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You are right to say:

Never use query_posts anymore

pre_get_posts

pre_get_posts is a filter, for altering any query. It is most often used to alter only the 'main query':

add_action('pre_get_posts','wpse50761_alter_query');
function wpse50761_alter_query($query){

      if( $query->is_main_query() ){
        //Do something to main query
      }
}

(I would also check that is_admin() returns false - though this may be redundant.). The main query appears in your templates as:

if( have_posts() ):
    while( have_posts() ): the_post();
       //The loop
    endwhile;
endif;

If you ever feel the need to edit this loop - use pre_get_posts. i.e. If you are tempted to use query_posts() - use pre_get_posts instead.

WP_Query

The main query is an important instance of a WP_Query object. WordPress uses it to decide which template to use, for example, and any arguments passed into the url (e.g. pagination) are all channelled into that instance of the WP_Query object.

For secondary loops (e.g. in side-bars, or 'related posts' lists) you'll want to create your own seperateseparate instance of the WP_Query object. E.g.

$my_secondary_loop = new WP_Query(...);
if( $my_secondary_loop->have_posts() ):
    while( $my_secondary_loop->have_posts() ): $my_secondary_loop->the_post();
       //The secondary loop
    endwhile;
endif;
wp_reset_postdata();

Notice wp_reset_postdata(); - this is because the secondary loop will over-rideoverride the global $post variable which identifies the 'current post'. This essentially resets that to the $post we are on.

get_posts()

This is essentially a wrapper for a separate instance of a WP_Query object. This returns an array of post objects. The methods used in the loop above are no longer available to you. This isn't a 'Loop', simply an array of post object.

<ul>
<?php
global $post;
$args = array( 'numberposts' => 5, 'offset'=> 1, 'category' => 1 );
$myposts = get_posts( $args );
foreach( $myposts as $post ) :  setup_postdata($post); ?>
    <li><a href="<?php the_permalink(); ?>"><?php the_title(); ?></a></li>
<?php endforeach; wp_reset_postdata(); ?>
</ul>

In response to your questions

  1. Use pre_get_posts to alter your main query. Use a separate WP_Query object (method 2) for secondary loops in the template pages.
  2. If you want to alter the query of the main loop, use pre_get_posts.

You are right to say:

Never use query_posts anymore

pre_get_posts

pre_get_posts is a filter, for altering any query. It is most often used to alter only the 'main query':

add_action('pre_get_posts','wpse50761_alter_query');
function wpse50761_alter_query($query){

      if( $query->is_main_query() ){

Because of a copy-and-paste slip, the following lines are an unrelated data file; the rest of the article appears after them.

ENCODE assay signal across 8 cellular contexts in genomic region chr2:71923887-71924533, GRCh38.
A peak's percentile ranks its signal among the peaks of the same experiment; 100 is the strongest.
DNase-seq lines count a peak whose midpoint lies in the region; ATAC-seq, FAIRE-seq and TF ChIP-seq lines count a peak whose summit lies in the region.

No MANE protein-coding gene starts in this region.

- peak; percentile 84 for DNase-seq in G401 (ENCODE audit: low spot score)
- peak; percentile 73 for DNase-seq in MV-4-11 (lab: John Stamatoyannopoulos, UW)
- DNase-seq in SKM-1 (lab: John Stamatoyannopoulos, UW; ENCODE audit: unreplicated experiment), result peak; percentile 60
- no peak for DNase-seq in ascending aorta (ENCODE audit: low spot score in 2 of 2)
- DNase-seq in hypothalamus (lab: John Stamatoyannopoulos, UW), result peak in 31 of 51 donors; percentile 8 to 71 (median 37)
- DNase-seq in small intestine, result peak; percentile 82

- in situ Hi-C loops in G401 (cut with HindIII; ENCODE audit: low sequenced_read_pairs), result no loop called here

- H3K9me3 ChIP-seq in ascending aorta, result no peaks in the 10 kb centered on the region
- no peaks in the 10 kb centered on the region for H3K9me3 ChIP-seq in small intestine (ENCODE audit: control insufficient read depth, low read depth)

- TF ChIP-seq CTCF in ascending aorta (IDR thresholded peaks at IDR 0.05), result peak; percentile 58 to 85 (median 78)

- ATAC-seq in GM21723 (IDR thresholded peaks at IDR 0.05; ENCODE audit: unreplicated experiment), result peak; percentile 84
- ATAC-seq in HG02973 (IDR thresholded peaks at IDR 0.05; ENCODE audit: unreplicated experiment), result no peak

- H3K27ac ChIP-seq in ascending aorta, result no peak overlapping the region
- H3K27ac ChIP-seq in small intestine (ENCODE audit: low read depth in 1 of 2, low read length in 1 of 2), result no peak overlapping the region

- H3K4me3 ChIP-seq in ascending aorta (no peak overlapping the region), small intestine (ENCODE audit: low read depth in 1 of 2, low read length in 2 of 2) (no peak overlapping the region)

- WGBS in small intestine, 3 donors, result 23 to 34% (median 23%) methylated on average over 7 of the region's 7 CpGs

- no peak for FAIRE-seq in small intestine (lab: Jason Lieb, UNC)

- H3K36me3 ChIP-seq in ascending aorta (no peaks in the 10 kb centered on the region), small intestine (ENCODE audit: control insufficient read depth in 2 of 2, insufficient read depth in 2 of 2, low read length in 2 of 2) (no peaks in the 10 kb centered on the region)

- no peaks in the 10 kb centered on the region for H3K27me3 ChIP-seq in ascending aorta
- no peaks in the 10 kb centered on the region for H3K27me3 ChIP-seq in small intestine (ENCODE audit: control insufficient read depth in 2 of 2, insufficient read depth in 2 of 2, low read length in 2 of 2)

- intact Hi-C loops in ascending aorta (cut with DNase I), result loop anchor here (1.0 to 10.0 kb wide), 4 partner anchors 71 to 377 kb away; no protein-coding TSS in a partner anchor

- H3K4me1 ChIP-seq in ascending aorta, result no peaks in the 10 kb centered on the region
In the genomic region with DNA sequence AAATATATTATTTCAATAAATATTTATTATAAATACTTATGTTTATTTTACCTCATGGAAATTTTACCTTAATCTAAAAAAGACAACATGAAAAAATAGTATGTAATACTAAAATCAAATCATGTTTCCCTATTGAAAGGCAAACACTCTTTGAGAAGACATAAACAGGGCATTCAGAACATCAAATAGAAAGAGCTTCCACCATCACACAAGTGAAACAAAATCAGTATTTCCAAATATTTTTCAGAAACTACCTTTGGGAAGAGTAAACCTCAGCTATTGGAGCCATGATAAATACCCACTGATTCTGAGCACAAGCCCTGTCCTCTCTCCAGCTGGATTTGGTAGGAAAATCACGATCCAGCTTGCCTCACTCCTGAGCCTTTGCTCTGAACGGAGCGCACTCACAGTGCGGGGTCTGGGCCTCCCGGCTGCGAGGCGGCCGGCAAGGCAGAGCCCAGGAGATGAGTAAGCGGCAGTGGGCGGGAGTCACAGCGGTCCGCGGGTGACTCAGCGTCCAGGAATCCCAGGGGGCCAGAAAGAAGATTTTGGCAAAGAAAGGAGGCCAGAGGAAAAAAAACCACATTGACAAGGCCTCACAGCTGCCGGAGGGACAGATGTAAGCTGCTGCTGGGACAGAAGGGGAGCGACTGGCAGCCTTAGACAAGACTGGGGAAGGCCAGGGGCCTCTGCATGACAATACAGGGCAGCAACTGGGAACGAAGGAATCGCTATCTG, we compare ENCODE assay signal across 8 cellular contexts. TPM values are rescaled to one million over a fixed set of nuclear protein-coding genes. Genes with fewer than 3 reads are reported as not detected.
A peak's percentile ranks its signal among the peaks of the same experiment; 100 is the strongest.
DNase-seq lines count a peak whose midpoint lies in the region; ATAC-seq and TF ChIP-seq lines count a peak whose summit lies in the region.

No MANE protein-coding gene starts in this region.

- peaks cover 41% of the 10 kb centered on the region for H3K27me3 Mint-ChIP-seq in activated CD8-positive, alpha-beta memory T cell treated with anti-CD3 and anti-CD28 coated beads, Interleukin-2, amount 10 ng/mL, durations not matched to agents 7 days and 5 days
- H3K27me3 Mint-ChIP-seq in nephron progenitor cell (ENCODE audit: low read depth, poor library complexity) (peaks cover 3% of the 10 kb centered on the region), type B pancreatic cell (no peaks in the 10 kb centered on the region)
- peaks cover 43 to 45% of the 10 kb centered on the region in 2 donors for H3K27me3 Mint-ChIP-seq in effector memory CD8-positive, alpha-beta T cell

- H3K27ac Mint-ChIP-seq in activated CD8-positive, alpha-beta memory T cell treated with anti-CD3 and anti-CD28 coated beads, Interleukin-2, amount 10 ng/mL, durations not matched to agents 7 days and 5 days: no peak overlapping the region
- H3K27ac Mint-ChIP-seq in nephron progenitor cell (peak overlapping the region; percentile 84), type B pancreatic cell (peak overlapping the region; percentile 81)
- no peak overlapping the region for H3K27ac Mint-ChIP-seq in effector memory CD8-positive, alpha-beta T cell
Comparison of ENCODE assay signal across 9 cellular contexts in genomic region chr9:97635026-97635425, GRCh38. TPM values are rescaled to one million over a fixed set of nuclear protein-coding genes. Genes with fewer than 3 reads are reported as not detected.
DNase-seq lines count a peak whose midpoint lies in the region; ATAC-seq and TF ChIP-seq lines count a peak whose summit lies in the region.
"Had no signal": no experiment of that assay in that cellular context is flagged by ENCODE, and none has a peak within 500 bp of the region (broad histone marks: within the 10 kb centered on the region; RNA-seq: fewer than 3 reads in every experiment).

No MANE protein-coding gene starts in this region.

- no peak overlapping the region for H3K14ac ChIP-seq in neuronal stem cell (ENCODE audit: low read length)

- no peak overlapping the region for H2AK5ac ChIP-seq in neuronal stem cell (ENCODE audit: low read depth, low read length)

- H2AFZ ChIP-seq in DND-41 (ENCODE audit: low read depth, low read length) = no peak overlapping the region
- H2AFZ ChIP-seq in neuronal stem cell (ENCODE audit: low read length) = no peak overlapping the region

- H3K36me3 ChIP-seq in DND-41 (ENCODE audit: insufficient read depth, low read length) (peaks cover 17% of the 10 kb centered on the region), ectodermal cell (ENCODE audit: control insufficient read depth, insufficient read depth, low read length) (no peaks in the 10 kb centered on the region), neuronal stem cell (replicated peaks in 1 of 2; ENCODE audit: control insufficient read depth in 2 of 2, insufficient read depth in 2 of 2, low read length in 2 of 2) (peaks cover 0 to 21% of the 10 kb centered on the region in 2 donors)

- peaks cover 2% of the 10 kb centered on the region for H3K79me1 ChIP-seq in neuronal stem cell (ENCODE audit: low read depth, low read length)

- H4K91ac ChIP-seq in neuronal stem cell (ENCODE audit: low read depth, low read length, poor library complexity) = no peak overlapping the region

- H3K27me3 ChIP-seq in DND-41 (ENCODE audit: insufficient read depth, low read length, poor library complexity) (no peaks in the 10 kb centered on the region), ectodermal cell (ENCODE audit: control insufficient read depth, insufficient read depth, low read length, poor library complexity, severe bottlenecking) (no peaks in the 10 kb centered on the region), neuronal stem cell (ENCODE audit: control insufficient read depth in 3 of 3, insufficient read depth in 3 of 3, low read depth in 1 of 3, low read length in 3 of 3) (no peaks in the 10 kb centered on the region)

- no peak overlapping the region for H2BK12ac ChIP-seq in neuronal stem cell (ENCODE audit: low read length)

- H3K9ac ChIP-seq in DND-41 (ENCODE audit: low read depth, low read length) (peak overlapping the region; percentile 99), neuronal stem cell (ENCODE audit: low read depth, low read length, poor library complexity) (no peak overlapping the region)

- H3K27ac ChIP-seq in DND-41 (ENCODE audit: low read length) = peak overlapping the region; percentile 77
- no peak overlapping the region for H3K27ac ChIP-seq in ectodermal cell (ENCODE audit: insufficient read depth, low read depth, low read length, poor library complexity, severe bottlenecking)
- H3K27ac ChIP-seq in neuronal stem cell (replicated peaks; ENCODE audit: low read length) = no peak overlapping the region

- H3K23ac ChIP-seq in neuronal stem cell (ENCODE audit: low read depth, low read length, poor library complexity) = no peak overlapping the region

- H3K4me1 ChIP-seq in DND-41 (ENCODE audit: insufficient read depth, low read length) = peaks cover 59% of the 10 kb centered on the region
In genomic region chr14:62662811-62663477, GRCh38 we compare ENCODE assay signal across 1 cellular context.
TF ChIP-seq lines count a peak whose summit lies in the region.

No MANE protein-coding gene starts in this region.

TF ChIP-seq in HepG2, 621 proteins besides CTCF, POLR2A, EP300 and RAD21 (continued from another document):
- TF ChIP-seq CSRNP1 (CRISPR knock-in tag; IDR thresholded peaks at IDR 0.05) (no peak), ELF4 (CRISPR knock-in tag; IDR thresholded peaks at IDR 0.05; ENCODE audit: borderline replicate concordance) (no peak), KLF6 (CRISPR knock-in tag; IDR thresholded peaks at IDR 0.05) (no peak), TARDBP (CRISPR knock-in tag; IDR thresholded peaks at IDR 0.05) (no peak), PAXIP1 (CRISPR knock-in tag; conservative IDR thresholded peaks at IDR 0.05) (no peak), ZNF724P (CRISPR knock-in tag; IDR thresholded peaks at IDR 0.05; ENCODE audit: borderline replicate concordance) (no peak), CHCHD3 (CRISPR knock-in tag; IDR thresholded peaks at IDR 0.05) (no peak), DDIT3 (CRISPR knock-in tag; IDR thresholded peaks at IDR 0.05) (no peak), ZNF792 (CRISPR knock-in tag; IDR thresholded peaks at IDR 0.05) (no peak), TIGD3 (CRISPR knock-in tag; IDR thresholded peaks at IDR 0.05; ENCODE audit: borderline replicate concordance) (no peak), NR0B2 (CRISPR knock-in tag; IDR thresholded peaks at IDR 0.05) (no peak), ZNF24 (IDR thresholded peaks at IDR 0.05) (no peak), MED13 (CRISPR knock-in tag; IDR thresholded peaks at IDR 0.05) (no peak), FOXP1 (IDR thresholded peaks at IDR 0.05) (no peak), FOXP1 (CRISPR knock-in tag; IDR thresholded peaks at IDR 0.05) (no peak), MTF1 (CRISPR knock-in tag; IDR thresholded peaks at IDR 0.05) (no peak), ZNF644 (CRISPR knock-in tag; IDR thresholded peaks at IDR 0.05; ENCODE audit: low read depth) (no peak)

//Do something to main query
      }
}

(I would also check that is_admin() returns false - though this may be redundant.). The main query appears in your templates as:

if( have_posts() ):
    while( have_posts() ): the_post();
       //The loop
    endwhile;
endif;

If you ever feel the need to edit this loop - use pre_get_posts. i.e. If you are tempted to use query_posts() - use pre_get_posts instead.

WP_Query

The main query is an important instance of a WP_Query object. WordPress uses it to decide which template to use, for example, and any arguments passed into the url (e.g. pagination) are all channelled into that instance of the WP_Query object.

For secondary loops (e.g. in side-bars, or 'related posts' lists) you'll want to create your own seperate instance of the WP_Query object. E.g.

$my_secondary_loop = new WP_Query(...);
if( $my_secondary_loop->have_posts() ):
    while( $my_secondary_loop->have_posts() ): $my_secondary_loop->the_post();
       //The secondary loop
    endwhile;
endif;
wp_reset_postdata();

Notice wp_reset_postdata(); - this is because the secondary loop will over-ride the global $post variable which identifies the 'current post'. This essentially resets that to the $post we are on.

get_posts()

This is essentially a wrapper for a separate instance of a WP_Query object. This returns an array of post objects. The methods used in the loop above are no longer available to you. This isn't a 'Loop', simply an array of post object.

<ul>
<?php
global $post;
$args = array( 'numberposts' => 5, 'offset'=> 1, 'category' => 1 );
$myposts = get_posts( $args );
foreach( $myposts as $post ) :  setup_postdata($post); ?>
    <li><a href="<?php the_permalink(); ?>"><?php the_title(); ?></a></li>
<?php endforeach; wp_reset_postdata(); ?>
</ul>

In response to your questions

  1. Use pre_get_posts to alter your main query. Use a separate WP_Query object (method 2) for secondary loops in the template pages.
  2. If you want to alter the query of the main loop, use pre_get_posts.